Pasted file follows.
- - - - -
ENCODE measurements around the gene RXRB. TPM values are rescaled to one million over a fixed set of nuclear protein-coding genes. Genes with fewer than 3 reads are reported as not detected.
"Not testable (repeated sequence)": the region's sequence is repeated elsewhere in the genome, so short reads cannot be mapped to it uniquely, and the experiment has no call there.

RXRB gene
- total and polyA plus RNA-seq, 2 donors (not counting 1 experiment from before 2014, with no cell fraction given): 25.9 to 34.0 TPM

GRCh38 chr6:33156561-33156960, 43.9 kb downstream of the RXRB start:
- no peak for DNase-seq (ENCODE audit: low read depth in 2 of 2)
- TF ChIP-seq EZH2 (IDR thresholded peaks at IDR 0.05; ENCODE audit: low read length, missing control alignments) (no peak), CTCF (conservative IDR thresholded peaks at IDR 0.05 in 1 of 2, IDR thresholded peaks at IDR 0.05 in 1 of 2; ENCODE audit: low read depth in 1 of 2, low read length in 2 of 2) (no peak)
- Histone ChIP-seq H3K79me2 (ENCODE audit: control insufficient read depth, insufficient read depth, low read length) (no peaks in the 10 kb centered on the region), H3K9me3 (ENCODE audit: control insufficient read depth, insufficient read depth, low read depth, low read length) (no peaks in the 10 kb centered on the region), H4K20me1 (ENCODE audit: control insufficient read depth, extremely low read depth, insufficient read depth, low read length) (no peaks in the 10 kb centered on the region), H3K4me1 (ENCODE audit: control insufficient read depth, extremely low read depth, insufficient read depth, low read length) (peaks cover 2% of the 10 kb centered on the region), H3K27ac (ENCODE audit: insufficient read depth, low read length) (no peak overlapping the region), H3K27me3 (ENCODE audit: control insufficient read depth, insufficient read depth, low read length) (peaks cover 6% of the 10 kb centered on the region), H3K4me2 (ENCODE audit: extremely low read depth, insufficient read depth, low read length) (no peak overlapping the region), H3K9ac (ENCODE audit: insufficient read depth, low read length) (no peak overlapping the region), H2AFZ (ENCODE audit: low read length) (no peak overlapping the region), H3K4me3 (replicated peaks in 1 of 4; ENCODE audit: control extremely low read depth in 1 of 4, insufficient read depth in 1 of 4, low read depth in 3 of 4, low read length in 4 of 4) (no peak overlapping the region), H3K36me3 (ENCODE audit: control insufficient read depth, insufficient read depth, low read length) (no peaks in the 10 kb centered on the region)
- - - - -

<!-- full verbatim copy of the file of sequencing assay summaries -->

ENCODE measurements around the gene RXRB. TPM values are rescaled to one million over a fixed set of nuclear protein-coding genes. Genes with fewer than 3 reads are reported as not detected.
"Not testable (repeated sequence)": the region's sequence is repeated elsewhere in the genome, so short reads cannot be mapped to it uniquely, and the experiment has no call there.

RXRB gene
- total and polyA plus RNA-seq, 2 donors (not counting 1 experiment from before 2014, with no cell fraction given): 25.9 to 34.0 TPM

GRCh38 chr6:33156561-33156960, 43.9 kb downstream of the RXRB start:
- no peak for DNase-seq (ENCODE audit: low read depth in 2 of 2)
- TF ChIP-seq EZH2 (IDR thresholded peaks at IDR 0.05; ENCODE audit: low read length, missing control alignments) (no peak), CTCF (conservative IDR thresholded peaks at IDR 0.05 in 1 of 2, IDR thresholded peaks at IDR 0.05 in 1 of 2; ENCODE audit: low read depth in 1 of 2, low read length in 2 of 2) (no peak)
- Histone ChIP-seq H3K79me2 (ENCODE audit: control insufficient read depth, insufficient read depth, low read length) (no peaks in the 10 kb centered on the region), H3K9me3 (ENCODE audit: control insufficient read depth, insufficient read depth, low read depth, low read length) (no peaks in the 10 kb centered on the region), H4K20me1 (ENCODE audit: control insufficient read depth, extremely low read depth, insufficient read depth, low read length) (no peaks in the 10 kb centered on the region), H3K4me1 (ENCODE audit: control insufficient read depth, extremely low read depth, insufficient read depth, low read length) (peaks cover 2% of the 10 kb centered on the region), H3K27ac (ENCODE audit: insufficient read depth, low read length) (no peak overlapping the region), H3K27me3 (ENCODE audit: control insufficient read depth, insufficient read depth, low read length) (peaks cover 6% of the 10 kb centered on the region), H3K4me2 (ENCODE audit: extremely low read depth, insufficient read depth, low read length) (no peak overlapping the region), H3K9ac (ENCODE audit: insufficient read depth, low read length) (no peak overlapping the region), H2AFZ (ENCODE audit: low read length) (no peak overlapping the region), H3K4me3 (replicated peaks in 1 of 4; ENCODE audit: control extremely low read depth in 1 of 4, insufficient read depth in 1 of 4, low read depth in 3 of 4, low read length in 4 of 4) (no peak overlapping the region), H3K36me3 (ENCODE audit: control insufficient read depth, insufficient read depth, low read length) (no peaks in the 10 kb centered on the region)